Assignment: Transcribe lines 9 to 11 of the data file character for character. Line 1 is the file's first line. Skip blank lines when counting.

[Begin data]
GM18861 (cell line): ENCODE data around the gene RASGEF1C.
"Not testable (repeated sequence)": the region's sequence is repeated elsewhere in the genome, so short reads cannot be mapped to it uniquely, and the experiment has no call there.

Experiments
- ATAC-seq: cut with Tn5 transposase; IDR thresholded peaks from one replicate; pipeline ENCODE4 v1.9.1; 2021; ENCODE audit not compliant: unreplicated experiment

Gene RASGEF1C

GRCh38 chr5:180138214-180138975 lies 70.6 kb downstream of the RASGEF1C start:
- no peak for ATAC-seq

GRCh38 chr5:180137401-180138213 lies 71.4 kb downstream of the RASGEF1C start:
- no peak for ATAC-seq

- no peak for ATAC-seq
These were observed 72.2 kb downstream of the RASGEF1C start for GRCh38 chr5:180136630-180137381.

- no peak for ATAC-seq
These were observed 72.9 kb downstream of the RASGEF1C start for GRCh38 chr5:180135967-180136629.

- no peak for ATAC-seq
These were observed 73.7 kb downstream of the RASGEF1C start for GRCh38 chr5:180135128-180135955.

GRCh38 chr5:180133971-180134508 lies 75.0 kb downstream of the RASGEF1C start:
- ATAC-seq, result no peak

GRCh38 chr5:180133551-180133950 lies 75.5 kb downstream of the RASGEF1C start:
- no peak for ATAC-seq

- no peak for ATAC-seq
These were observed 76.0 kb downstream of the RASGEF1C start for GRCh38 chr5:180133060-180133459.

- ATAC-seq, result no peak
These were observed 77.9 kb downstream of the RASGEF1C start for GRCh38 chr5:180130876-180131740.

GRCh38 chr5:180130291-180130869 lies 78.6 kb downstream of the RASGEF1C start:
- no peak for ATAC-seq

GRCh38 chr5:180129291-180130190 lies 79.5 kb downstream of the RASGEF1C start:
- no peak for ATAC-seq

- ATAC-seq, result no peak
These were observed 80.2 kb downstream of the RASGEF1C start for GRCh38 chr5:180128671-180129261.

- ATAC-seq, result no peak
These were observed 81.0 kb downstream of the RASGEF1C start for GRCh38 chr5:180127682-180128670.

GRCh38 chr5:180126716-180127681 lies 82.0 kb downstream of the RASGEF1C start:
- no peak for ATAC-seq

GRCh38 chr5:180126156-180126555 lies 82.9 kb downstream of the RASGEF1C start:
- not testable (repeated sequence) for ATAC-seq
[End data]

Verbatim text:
- no peak for ATAC-seq

- no peak for ATAC-seq
These were observed 72.2 kb downstream of the RASGEF1C start for GRCh38 chr5:180136630-180137381.